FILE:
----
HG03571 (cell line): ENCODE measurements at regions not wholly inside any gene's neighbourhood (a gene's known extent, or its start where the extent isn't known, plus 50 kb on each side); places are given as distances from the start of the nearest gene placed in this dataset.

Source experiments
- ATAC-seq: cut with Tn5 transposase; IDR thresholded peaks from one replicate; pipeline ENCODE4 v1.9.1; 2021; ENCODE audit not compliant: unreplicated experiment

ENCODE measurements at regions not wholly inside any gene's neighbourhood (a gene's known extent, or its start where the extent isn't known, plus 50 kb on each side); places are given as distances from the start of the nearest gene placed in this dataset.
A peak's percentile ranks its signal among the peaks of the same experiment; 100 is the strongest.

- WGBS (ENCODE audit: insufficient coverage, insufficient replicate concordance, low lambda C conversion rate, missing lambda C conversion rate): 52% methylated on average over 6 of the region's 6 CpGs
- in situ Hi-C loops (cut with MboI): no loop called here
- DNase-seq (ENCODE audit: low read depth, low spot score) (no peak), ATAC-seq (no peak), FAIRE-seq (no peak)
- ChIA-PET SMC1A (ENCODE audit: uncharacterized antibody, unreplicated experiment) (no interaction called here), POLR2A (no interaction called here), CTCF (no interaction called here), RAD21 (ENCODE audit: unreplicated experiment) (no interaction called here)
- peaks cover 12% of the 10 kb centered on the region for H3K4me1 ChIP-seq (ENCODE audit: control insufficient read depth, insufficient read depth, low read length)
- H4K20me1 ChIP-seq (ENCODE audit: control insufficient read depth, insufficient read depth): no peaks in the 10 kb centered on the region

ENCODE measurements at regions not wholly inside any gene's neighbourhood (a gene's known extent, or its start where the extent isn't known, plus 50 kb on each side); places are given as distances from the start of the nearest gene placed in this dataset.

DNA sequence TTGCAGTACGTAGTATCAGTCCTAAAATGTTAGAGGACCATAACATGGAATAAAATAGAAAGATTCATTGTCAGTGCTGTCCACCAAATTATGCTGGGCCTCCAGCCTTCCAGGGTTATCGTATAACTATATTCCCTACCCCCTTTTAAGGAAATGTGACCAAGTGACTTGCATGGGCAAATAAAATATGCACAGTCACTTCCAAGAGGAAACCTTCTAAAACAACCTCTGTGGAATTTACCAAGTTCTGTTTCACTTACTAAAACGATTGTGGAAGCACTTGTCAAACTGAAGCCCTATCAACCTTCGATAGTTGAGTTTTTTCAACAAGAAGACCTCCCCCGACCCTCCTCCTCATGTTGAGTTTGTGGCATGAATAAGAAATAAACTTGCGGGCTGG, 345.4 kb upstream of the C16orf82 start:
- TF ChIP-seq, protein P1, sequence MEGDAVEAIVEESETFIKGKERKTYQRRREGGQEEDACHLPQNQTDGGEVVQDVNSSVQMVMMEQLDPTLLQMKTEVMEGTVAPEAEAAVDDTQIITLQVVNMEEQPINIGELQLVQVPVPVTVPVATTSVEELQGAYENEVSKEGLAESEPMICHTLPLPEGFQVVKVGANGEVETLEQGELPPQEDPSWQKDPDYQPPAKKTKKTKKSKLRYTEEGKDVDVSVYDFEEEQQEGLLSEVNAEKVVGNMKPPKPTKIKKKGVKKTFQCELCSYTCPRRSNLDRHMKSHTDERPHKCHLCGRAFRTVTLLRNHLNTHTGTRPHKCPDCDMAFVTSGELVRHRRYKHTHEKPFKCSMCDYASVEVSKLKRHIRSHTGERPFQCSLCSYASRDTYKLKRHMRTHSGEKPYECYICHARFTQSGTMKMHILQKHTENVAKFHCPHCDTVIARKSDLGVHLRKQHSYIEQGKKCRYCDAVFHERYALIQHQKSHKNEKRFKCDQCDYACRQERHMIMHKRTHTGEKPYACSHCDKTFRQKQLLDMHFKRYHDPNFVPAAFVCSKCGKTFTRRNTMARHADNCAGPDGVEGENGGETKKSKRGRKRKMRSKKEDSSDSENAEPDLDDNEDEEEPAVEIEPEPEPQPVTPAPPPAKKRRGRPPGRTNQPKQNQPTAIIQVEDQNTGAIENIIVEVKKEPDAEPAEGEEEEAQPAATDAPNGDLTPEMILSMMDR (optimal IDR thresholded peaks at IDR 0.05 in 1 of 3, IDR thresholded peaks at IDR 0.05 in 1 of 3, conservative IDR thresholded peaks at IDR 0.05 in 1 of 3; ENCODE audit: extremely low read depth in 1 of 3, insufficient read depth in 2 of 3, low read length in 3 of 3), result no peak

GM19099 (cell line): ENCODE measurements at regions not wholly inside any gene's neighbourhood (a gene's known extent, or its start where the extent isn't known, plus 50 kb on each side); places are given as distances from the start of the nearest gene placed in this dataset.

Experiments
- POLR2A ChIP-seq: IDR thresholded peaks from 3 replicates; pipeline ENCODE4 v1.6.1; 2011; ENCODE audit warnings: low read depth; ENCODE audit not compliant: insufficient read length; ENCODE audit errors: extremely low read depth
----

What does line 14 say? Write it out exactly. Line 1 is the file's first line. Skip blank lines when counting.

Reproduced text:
- TF ChIP-seq, protein P1, sequence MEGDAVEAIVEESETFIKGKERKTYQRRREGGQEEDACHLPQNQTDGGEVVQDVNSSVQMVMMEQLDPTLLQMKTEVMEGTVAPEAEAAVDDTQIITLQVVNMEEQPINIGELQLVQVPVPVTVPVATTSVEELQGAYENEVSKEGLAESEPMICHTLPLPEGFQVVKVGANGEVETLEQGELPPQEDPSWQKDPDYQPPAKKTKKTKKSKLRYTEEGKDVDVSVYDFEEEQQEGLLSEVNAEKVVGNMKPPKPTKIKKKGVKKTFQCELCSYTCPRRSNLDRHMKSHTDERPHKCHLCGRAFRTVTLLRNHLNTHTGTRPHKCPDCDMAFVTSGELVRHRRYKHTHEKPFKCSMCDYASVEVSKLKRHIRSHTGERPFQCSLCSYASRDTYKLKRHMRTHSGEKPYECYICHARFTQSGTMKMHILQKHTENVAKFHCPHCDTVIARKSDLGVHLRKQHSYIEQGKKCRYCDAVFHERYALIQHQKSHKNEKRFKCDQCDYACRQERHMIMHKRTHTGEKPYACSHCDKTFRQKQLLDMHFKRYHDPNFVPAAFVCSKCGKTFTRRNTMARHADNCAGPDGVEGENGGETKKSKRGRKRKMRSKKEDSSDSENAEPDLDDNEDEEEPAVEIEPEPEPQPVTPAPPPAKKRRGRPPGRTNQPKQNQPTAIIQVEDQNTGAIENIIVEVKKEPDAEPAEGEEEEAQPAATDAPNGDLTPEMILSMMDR (optimal IDR thresholded peaks at IDR 0.05 in 1 of 3, IDR thresholded peaks at IDR 0.05 in 1 of 3, conservative IDR thresholded peaks at IDR 0.05 in 1 of 3; ENCODE audit: extremely low read depth in 1 of 3, insufficient read depth in 2 of 3, low read length in 3 of 3), result no peak